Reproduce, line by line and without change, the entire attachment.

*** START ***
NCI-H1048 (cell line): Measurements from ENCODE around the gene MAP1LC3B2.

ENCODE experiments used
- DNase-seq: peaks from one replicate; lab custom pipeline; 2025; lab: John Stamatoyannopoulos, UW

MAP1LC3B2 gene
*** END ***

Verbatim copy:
NCI-H1048 (cell line): Measurements from ENCODE around the gene MAP1LC3B2.

ENCODE experiments used
- DNase-seq: peaks from one replicate; lab custom pipeline; 2025; lab: John Stamatoyannopoulos, UW

MAP1LC3B2 gene